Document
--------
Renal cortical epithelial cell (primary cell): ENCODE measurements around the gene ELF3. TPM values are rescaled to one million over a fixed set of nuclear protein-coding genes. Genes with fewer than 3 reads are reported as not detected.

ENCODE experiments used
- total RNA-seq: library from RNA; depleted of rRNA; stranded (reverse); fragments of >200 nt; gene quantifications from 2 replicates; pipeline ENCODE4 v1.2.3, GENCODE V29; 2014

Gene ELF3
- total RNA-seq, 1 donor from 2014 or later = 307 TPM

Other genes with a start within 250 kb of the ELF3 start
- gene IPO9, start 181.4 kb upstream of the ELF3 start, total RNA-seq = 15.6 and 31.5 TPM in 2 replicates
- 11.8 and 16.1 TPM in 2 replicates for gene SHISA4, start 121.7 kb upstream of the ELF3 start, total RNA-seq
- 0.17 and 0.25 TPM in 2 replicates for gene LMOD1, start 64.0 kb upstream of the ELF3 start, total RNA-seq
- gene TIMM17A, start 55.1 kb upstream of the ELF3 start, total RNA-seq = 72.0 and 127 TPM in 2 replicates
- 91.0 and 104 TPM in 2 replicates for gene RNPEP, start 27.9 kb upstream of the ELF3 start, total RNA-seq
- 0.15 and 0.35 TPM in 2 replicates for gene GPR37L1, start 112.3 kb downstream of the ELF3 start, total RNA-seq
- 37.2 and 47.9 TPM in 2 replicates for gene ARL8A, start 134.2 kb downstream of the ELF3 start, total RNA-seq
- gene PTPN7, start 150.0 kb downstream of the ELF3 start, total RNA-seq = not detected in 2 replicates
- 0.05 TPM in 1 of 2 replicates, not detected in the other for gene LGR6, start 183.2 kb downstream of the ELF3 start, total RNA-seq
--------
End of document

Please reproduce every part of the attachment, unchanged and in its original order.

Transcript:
Renal cortical epithelial cell (primary cell): ENCODE measurements around the gene ELF3. TPM values are rescaled to one million over a fixed set of nuclear protein-coding genes. Genes with fewer than 3 reads are reported as not detected.

ENCODE experiments used
- total RNA-seq: library from RNA; depleted of rRNA; stranded (reverse); fragments of >200 nt; gene quantifications from 2 replicates; pipeline ENCODE4 v1.2.3, GENCODE V29; 2014

Gene ELF3
- total RNA-seq, 1 donor from 2014 or later = 307 TPM

Other genes with a start within 250 kb of the ELF3 start
- gene IPO9, start 181.4 kb upstream of the ELF3 start, total RNA-seq = 15.6 and 31.5 TPM in 2 replicates
- 11.8 and 16.1 TPM in 2 replicates for gene SHISA4, start 121.7 kb upstream of the ELF3 start, total RNA-seq
- 0.17 and 0.25 TPM in 2 replicates for gene LMOD1, start 64.0 kb upstream of the ELF3 start, total RNA-seq
- gene TIMM17A, start 55.1 kb upstream of the ELF3 start, total RNA-seq = 72.0 and 127 TPM in 2 replicates
- 91.0 and 104 TPM in 2 replicates for gene RNPEP, start 27.9 kb upstream of the ELF3 start, total RNA-seq
- 0.15 and 0.35 TPM in 2 replicates for gene GPR37L1, start 112.3 kb downstream of the ELF3 start, total RNA-seq
- 37.2 and 47.9 TPM in 2 replicates for gene ARL8A, start 134.2 kb downstream of the ELF3 start, total RNA-seq
- gene PTPN7, start 150.0 kb downstream of the ELF3 start, total RNA-seq = not detected in 2 replicates
- 0.05 TPM in 1 of 2 replicates, not detected in the other for gene LGR6, start 183.2 kb downstream of the ELF3 start, total RNA-seq